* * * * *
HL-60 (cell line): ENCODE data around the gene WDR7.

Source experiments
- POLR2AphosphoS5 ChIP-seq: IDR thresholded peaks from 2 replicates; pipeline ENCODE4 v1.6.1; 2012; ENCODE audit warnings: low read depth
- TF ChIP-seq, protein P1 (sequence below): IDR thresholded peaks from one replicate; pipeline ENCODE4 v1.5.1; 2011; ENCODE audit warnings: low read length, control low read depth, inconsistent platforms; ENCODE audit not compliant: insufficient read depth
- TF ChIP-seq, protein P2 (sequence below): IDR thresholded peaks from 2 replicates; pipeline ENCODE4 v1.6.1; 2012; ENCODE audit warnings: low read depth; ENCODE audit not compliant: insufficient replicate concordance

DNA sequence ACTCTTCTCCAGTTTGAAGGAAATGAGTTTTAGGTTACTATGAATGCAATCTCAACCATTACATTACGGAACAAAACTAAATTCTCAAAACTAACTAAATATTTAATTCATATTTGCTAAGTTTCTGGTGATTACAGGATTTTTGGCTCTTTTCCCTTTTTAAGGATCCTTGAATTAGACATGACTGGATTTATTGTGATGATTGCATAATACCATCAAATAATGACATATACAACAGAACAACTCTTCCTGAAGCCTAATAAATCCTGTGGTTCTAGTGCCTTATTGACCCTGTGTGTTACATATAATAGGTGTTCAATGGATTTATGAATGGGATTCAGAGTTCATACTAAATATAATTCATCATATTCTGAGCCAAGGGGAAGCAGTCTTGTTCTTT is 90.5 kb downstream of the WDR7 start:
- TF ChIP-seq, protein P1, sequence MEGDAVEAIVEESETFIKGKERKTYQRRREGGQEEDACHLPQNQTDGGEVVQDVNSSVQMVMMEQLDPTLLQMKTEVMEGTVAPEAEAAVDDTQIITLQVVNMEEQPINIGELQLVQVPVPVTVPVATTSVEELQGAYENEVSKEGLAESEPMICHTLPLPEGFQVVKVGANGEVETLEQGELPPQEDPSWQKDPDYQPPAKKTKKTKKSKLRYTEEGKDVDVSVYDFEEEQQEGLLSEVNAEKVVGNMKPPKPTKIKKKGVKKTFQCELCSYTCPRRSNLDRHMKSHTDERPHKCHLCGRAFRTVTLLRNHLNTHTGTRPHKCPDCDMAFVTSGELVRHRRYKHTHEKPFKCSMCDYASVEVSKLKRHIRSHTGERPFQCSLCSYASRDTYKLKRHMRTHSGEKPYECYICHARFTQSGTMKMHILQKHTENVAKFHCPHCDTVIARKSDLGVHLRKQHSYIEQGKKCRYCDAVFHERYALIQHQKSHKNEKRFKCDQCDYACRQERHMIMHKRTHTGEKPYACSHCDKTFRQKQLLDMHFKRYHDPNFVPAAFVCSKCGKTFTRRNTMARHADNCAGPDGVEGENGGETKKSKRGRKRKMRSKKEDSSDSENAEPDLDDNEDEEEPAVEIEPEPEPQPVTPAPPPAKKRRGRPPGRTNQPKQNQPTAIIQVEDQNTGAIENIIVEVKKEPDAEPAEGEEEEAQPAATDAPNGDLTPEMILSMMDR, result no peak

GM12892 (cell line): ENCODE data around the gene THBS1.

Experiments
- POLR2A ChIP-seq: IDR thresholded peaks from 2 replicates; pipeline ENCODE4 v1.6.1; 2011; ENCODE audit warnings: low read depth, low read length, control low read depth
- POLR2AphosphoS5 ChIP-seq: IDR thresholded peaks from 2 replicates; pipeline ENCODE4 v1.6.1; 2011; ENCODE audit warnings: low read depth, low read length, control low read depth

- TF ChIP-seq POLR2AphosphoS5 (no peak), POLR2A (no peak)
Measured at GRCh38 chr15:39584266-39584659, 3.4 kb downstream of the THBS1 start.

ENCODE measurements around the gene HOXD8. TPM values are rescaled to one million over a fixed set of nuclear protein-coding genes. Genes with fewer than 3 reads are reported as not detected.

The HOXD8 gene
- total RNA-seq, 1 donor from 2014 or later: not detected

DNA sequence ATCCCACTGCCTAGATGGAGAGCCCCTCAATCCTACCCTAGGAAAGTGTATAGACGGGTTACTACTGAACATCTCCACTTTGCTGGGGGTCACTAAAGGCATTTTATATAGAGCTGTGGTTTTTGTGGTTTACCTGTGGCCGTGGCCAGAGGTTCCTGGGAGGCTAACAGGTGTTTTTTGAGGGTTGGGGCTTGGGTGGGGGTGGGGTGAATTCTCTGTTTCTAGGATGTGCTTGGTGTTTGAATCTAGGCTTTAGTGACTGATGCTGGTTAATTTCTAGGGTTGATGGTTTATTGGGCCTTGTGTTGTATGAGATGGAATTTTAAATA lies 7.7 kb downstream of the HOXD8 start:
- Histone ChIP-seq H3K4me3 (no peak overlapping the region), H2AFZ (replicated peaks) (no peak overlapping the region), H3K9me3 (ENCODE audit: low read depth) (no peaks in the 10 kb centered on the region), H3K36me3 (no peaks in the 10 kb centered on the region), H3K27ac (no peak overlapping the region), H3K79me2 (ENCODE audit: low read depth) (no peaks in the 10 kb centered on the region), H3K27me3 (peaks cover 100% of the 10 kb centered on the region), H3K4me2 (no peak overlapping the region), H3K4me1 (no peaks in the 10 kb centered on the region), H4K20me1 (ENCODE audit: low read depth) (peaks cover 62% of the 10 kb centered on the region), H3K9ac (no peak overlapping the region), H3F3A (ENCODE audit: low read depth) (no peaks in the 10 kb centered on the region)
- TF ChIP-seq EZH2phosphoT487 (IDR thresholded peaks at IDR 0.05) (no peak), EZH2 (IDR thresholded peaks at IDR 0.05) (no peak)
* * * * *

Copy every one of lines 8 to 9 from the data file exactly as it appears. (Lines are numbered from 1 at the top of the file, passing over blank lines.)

GM12892 (cell line): ENCODE data around the gene THBS1.

Experiments